A good gardener knows preparing her soil is the foundation of a bountiful harvest. Help your vulnerable little sprout of a studio take root with solid planning for the realities of running a business. Awaken to the truths of ownership so you can thrive in the path of those inevitable storms with these tips.
1. Keep clients happy.
It is less expensive to correct a problem with a current client than to secure a new one. If a client is disappointed with the prints she ordered, or discovers she accidentally ordered the wrong images, do what needs to be done to make her happy within reason.
Happy clients are repeat clients. What it costs you to fix it is way less than you’d spend on marketing to get a new client.
2. Don’t say “no” for them.
Biggie for me. I tended to avoid the pain of rejection by not putting myself out there and asking for what I want. I didn’t even bother asking for fear the answer would be “no.” About a year ago, I decided to get over it.
I figured I’d hear a lot of nos but I might hear some yeses, too. No didn’t mean I was a failure, and it didn’t mean I shouldn’t ask, just that I needed to come up with better questions. I tried this out while vacationing in Australia – I asked a well known jazz singer if I could photograph her, and she said yes! It didn’t pan out for reasons beyond her and my control, but it sure put some starch in my shirt. (See No. 5!)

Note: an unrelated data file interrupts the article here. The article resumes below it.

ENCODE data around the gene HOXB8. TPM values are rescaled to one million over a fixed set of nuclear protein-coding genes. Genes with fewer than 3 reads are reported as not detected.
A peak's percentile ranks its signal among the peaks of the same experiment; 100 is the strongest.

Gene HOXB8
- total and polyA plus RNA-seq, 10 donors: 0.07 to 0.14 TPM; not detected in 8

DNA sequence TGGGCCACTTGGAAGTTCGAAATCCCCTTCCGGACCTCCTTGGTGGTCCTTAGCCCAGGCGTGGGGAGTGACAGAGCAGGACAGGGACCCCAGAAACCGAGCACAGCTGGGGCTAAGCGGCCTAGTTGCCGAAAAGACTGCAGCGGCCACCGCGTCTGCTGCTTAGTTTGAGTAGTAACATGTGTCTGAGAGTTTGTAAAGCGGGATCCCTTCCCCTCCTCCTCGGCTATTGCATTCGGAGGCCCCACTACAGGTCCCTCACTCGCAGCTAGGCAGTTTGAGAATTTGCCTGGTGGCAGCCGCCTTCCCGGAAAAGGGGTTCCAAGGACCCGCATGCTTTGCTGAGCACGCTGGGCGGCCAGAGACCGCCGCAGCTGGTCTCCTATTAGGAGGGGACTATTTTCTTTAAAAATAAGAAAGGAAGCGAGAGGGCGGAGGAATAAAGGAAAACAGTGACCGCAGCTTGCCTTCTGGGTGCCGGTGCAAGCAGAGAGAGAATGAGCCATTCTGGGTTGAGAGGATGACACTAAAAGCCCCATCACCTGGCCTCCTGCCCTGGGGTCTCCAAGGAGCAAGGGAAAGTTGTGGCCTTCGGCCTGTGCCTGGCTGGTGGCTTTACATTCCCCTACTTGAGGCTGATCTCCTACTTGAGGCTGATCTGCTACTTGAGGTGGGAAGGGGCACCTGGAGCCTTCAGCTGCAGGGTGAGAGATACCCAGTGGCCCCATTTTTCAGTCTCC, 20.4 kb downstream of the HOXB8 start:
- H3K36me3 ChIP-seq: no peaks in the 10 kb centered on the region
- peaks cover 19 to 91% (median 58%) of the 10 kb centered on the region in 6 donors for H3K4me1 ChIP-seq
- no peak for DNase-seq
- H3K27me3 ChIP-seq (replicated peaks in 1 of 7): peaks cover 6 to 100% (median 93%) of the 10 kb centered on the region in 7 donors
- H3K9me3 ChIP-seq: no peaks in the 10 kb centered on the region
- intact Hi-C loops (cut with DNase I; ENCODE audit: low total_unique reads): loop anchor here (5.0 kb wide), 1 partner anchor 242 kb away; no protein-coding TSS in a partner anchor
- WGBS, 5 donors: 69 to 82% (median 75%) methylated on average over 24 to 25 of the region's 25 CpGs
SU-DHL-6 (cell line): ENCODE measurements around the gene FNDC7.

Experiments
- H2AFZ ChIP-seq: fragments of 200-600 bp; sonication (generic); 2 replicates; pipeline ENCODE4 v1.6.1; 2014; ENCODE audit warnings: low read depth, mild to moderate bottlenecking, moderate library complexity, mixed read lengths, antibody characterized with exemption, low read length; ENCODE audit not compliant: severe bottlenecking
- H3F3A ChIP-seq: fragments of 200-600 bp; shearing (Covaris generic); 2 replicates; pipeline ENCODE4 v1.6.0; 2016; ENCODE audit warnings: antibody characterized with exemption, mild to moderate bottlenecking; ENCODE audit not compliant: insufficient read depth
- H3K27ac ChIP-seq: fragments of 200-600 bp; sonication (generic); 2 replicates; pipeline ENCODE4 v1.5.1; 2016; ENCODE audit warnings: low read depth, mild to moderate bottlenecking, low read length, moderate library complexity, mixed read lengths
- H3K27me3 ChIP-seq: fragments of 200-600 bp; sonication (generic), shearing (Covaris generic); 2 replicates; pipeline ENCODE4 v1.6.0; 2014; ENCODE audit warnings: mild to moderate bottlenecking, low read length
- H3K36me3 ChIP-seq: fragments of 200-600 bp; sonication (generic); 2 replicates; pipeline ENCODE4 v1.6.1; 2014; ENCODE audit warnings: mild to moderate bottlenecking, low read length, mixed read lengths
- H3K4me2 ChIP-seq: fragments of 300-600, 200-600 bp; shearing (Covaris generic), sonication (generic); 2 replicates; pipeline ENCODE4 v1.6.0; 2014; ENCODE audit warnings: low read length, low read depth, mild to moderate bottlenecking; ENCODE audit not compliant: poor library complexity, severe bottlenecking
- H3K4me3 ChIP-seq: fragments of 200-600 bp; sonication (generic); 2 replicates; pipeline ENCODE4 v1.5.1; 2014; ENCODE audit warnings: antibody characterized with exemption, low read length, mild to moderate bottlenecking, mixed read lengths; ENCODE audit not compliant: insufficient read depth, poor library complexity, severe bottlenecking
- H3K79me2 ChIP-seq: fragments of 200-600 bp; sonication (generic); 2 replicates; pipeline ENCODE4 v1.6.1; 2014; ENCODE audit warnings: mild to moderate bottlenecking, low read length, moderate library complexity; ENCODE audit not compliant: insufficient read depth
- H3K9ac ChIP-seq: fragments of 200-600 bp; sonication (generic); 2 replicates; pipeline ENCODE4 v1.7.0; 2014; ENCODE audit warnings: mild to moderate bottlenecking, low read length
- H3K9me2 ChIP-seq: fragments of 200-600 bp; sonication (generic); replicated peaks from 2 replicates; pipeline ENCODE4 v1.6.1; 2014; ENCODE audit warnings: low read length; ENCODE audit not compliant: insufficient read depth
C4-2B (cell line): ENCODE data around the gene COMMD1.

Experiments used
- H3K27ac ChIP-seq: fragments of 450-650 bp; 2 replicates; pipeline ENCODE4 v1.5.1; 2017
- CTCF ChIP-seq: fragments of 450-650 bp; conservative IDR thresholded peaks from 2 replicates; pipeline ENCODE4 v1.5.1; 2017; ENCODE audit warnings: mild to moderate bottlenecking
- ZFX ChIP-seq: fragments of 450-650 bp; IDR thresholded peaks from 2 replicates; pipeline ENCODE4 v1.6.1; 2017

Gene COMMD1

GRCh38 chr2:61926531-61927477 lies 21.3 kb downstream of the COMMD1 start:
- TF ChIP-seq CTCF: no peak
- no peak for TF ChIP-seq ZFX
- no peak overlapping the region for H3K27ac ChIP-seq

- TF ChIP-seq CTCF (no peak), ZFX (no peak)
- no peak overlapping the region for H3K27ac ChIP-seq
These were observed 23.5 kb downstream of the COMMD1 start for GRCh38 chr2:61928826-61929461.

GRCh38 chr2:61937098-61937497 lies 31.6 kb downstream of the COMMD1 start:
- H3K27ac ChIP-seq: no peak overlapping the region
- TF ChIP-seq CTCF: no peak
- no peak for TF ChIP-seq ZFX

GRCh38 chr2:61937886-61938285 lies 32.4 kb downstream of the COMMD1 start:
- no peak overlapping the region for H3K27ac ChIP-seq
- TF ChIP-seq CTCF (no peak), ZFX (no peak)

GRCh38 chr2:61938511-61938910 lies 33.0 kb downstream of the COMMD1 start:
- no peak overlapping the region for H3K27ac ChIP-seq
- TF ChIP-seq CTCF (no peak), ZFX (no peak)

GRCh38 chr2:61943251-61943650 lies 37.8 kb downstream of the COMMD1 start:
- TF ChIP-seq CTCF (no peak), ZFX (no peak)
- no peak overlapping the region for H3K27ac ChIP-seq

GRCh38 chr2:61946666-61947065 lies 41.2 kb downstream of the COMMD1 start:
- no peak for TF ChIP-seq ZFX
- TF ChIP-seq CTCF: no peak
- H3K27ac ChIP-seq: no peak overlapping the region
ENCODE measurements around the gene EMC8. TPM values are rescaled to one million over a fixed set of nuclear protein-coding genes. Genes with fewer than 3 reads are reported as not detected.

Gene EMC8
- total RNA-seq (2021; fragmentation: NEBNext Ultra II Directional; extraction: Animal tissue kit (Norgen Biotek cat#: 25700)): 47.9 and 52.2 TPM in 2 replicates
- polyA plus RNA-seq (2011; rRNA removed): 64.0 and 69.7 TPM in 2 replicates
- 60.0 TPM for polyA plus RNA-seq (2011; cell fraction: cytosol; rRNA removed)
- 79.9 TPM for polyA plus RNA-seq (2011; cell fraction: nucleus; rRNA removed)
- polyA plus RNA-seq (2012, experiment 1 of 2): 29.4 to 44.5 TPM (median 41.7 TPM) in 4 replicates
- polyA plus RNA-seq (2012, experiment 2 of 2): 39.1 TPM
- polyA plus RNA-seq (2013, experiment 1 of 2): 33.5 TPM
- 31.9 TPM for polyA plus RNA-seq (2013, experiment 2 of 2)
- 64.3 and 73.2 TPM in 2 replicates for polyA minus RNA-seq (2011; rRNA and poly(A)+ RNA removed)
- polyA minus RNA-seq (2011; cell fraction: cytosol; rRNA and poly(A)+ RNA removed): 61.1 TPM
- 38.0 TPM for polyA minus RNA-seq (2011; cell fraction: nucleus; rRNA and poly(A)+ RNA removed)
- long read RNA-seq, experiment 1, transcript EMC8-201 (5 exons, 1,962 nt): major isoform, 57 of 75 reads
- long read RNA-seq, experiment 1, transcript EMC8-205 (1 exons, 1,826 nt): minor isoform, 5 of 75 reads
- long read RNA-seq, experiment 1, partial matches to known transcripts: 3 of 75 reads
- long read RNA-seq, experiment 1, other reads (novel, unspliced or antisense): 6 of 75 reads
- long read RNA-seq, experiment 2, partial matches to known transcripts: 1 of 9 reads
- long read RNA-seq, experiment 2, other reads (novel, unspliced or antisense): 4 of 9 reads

3. Learn to delegate/outsource.
In the beginning, I tried to do everything myself to save money. It kept me tied to my desk for hours on end rather than taking classes or otherwise furthering my skills and refining my artistry.
When that wasn’t working, I invested in education and lots of it, hired out my rebranding and packaging, invested in tools to help me optimize my marketing and social media use, bought a laptop so I could edit, order and blog on the go. My work started to improve, and it continues to grow and change as I continue putting in the time.
4. Separate yourself from your business.
You are an artist, your business is a business. If a prospect goes with another photographer, that’s business, not a chunk carved out of your soul. And you’re not a total failure if a client is unhappy with something or you make an honest mistake or fill-in-the-blanks.
I do believe it’s hella important to be a decent, honorable human being in all endeavors. I believe the majority of people in the world are basically good and not trying to dupe me or pull a fast one or steal from me. I also believe everyone deserves to be treated with kindness, compassion and respect, returned or not.
Treat yourself that way, too. Let your business take it on the chin, and keep your chin up.
5. Under-promise, over-deliver.
Every. Single. Time. If you know it will take two weeks to turn around the order, quote clients three and delight them in two. Wow, you’re a hero with wiggle room!
Words & photos by Alise Kowalski
This article first appeared in a print issue of Click Magazine. Order print or digital single issues from the Click & Company Store. Or better yet, get a 1-year subscription so you never miss an issue!